Ex-Cantor Ordered to Pay $8.4m for Abuse; Randolph Man Admitted to Molesting Retarded Woman Left in His Care
By Sue Reinert
The Patriot Ledger [Massachusetts]
September 15, 2006
A former Randolph cantor who admitted molesting a mentally retarded woman must pay $5.2 million to the victim and $750,000 to her parents.
A Norfolk Superior Court jury ruled in favor of the woman and her family yesterday after four hours of deliberation. With interest, the award will total $8.4 million, the family's lawyer, Adam Satin, said today.
The family had sued Robert Shapiro, 73, the cantor at Temple Beth Am in Randolph for 25 years, in 2003 after his assaults came to light.
Shapiro was criminally charged with seven counts of rape in 2003. In September 2005 he pleaded guilty to 14 counts of indecent assault and battery on a mentally retarded person in a deal with Norfolk County prosecutors.
He was sentenced to one year of house arrest and 10 years probation. Shapiro is still on house arrest, Satin said.
The verdict yesterday was important to the family "not for the money but for the vindication they didn't get in the criminal case," Satin said. "It's important for them to have a jury find that this conduct will not be tolerated because it's going to cause harm."
The victim, now 34, has the mental ability of a five to seven-year-old girl and also suffers from other disabilities, Satin said.
Any trigger that reminds her of the abuse causes her "to relive this and she obsesses about it," he said.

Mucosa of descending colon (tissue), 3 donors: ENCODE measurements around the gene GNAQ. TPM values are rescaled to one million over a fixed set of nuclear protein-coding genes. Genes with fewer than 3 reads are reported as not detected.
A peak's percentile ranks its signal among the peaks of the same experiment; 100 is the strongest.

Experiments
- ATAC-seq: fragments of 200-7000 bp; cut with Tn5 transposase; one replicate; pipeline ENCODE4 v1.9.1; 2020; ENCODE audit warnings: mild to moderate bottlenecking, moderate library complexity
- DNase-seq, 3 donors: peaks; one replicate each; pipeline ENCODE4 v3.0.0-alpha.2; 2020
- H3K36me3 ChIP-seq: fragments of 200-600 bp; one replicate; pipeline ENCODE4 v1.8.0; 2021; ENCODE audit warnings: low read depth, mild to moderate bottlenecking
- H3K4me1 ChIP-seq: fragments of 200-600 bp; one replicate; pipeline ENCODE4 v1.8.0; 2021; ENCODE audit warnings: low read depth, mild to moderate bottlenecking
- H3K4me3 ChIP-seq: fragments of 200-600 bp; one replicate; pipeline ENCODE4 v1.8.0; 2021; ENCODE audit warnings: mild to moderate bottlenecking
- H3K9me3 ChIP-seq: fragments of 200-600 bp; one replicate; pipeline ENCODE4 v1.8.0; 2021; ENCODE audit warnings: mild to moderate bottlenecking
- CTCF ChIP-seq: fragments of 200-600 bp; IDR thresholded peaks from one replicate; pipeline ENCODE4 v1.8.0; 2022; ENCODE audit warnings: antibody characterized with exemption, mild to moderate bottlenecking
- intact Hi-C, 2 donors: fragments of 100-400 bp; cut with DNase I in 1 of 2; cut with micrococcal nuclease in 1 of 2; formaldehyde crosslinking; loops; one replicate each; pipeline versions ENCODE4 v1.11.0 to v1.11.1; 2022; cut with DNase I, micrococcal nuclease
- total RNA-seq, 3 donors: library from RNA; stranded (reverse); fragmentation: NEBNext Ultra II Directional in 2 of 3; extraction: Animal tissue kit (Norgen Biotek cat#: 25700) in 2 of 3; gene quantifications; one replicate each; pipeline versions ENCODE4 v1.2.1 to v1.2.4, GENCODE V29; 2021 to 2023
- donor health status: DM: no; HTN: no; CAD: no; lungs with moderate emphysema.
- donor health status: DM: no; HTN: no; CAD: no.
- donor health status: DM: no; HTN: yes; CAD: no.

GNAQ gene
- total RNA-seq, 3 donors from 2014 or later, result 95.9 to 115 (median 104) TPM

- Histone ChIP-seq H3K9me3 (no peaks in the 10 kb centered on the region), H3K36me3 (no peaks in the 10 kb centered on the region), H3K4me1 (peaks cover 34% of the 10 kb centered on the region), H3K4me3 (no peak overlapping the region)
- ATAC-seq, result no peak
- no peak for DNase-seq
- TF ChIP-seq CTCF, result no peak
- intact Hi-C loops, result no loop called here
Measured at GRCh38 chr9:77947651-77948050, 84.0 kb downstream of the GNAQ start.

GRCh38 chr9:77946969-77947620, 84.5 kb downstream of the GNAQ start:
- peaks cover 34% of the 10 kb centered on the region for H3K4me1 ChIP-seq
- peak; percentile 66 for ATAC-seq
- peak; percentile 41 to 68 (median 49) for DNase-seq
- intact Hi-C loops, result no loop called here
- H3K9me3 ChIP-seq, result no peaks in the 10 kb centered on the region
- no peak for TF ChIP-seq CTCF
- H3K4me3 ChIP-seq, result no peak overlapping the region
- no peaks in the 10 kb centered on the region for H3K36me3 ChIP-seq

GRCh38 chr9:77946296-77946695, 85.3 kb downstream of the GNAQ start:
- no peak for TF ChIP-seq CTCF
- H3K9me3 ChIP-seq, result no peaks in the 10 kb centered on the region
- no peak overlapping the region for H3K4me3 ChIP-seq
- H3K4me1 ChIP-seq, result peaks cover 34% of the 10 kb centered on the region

Shapiro assaulted the woman, then 30, between Jan. 1, 2001, and Jan. 31, 2003, first at the temple and later at his Randolph home, in his pool, in a car and at Tower Hill Center for Health and Rehabilitation in Canton, formerly known as the Meadowbrook Skilled Nursing and Rehabilitation Center, prosecutors said.
The victim and her family were members of the Randolph synagogue where Shapiro was the hazzan, or cantor.
"He was one of the few people who was allowed to be with her unsupervised because he was so trusted by the family," Satin said.
The civil suit initially was filed against Shapiro, the temple, its spiritual leader, Rabbi Loel Weiss, and the former congregation president. But the judge dismissed the other three parties saying there was no evidence to indicate that the temple defendants had reason to know that Shapiro posed a risk.
"It became clear as the case was pending that (Shapiro) had concealed his acts from the temple," Satin said.
The attorney said his office will now seek to enforce the jury award against Shapiro.
"We are aware of certain assets," he said.
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